Wolves in Wisconsin



The League of Humane Voters-Wisconsin is opposed to a wolf trophy hunting and trapping season in Wisconsin. 

We support non-lethal measures and education to promote coexistence within rural communities and targeted lethal measures as a last resort.



10/29/21

"No ruling in Ojibwe wolf case, but judge expresses concern about state rules"

Federal judge ready to issue decision if injunction is lifted from 10/22/21 decision.


10/22/21

"Judge temporarily halts upcoming Wisconsin wolf hunt"

Judge Jacob Frost rules that both lack of permanent wolf hunt rule and a wolf management plan requires temporary injunction until the Department of Natural Resources can comply.


10/04/21

Despite the NRB vote (4-3) to increase the 2021 trophy hunt quota of 130 to 300 wolves, the DNR has announced the quota will stay at 130 wolves.  State licensed trophy hunters and trappers will be authorized to kill 74 wolves in six zones.  56 wolves will be under the care of the Ojibwe tribes within ceded territories.


08/11/21

Natural Resources Board increases DNR's fall 2021 trophy hunt

quota of 130 to 300 wolves on a vote of 4-3

Chair Prehn refuses to vacate his expired seat


08/01/21

WDNR is sanctioning another wolf trophy hunt this November

Wolf trophy hunters want to kill wolves twice in 8 months.

Based on recent research (see below) a minimum of 300+ wolves were already killed in February.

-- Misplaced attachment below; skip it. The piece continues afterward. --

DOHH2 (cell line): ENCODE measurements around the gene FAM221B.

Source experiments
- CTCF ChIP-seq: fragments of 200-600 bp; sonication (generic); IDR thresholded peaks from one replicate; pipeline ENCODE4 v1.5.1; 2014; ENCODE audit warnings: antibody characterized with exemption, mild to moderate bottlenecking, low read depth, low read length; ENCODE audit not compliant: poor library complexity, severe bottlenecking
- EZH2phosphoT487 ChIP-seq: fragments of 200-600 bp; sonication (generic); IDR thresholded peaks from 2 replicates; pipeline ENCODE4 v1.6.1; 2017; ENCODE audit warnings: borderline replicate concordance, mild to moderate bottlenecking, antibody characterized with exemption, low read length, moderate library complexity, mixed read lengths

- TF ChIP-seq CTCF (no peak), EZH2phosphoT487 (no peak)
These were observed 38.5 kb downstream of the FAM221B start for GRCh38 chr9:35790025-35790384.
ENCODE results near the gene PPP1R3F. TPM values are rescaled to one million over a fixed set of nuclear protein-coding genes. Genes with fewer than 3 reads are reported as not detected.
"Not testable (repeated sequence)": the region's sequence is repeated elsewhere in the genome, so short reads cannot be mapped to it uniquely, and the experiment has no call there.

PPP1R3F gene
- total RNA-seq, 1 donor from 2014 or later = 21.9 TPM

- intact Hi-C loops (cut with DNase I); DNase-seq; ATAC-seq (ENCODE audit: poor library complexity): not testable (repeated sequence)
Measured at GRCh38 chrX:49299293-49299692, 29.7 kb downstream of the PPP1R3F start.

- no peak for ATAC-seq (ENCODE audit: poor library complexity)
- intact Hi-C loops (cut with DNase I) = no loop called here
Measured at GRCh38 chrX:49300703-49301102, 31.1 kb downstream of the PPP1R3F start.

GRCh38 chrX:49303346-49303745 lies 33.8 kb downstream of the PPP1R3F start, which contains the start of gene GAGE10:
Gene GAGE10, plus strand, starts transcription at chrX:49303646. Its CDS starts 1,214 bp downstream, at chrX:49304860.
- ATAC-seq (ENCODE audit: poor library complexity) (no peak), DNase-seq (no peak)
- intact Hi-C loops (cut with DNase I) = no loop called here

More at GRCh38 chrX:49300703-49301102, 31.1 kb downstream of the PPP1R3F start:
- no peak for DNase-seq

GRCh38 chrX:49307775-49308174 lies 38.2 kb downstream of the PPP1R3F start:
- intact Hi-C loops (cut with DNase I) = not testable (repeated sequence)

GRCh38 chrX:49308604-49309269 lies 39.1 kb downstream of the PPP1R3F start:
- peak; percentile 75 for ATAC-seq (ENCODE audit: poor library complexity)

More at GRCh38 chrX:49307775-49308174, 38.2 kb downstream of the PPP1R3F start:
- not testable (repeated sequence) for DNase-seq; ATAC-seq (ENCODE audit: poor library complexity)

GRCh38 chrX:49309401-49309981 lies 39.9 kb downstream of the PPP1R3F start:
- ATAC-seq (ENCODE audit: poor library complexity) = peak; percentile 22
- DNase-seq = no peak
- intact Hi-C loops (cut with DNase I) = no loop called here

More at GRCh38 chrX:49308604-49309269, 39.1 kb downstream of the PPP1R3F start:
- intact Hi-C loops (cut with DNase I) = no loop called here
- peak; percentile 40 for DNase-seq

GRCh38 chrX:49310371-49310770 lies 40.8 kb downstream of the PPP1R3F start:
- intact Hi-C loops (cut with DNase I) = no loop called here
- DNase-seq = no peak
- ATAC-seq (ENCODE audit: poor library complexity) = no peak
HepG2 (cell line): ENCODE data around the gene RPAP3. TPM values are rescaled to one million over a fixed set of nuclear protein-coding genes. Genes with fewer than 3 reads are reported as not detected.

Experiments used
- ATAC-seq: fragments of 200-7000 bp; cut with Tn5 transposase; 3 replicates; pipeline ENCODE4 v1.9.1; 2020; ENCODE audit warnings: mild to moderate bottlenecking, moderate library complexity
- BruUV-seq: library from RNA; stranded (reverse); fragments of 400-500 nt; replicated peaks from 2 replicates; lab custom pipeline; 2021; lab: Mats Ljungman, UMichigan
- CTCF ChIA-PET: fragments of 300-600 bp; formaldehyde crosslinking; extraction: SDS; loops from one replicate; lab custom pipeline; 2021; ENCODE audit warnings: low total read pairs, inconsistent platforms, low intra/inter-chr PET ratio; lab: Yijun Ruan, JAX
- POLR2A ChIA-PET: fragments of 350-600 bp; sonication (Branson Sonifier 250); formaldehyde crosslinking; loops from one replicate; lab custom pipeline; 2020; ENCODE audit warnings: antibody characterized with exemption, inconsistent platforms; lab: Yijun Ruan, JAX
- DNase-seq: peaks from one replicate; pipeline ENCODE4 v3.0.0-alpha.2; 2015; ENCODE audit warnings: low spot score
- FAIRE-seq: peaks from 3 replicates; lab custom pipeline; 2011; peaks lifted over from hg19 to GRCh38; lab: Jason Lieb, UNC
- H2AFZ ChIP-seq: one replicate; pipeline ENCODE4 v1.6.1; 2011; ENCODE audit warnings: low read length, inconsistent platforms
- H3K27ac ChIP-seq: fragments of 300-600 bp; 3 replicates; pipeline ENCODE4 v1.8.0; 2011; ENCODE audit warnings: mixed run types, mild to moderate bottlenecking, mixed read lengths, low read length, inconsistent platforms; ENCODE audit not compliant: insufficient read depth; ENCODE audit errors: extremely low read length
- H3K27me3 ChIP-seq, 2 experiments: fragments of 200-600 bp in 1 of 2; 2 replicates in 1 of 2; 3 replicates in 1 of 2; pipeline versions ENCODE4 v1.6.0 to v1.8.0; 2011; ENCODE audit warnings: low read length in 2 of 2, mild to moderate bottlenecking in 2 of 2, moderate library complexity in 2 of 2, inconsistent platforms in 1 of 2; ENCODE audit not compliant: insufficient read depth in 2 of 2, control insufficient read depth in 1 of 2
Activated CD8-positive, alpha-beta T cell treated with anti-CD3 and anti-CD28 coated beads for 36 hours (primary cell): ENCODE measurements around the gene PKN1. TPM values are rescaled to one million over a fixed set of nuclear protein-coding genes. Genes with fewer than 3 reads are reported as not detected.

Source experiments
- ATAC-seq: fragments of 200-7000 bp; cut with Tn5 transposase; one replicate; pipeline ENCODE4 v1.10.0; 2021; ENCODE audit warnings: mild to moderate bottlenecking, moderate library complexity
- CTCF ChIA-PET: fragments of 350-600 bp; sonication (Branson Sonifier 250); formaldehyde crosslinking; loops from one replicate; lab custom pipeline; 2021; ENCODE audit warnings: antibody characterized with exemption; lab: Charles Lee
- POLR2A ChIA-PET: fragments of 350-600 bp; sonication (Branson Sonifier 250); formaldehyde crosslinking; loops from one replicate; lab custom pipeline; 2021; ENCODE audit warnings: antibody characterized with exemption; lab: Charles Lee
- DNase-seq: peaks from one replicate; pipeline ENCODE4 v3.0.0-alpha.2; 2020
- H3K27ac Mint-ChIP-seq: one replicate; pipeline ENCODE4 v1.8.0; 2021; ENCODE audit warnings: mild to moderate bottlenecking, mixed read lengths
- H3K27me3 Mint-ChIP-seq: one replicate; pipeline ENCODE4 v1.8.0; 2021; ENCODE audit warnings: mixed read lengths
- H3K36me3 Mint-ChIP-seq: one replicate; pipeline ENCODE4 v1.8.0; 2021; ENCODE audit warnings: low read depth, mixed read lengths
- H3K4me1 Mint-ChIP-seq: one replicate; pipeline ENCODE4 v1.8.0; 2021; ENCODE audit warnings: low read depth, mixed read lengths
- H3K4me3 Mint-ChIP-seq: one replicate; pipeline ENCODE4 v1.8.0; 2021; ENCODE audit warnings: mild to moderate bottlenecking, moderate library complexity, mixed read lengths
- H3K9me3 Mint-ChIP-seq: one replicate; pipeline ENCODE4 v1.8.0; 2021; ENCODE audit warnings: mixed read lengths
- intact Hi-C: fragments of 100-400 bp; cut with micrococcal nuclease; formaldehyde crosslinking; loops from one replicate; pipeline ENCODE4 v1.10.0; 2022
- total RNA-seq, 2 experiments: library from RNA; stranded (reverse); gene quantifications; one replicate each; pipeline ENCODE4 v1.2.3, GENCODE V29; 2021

07/05/21

"Hunting and hidden deaths led to estimated 30% reduction in Wisconsin's wolf population"

(link above for most recent UW-Madison research)


6/22/21

The Wolf Advisory Committee (WAC) met to decide the fate, once again, of Wisconsin's wolves.  The WDNR will take the feedback from this meeting along with other outside information and present it's recommended killing quota to the NRB in August.  They plan to trophy hunt again in November, twice within 8 months.  


02/26/2021

"Bloodbath in Wisconsin: 216 Wolves "reported" killed, 97 over quota"

"Wisconsin's wolf hunt threatens to grow only more repulsive"

 

The killing of wolf families exceeded agency "quota" by 82% in two days.  One fifth or more of our beloved wolves in Wisconsin are gone.  Breeding season has just finished and any surviving bred females will be unable to feed/rear all their young without the alpha male and/or other pack members.

 

  • 216 wolves “reported” killed as of Thursday at 3:00 PM out of a non-tribal quota of 119
  • 53 percent were male and 46 percent were female
  • 86 percent were killed by hounders
  • 5 percent were killed by trappers
  • 9 percent were killed by baiters and night killers
  • DNR Law Enforcement reported a “normal” level of violations
  • DNR Law Enforcement also said that they relied on “self compliance” from the wolf killers

02/22/2021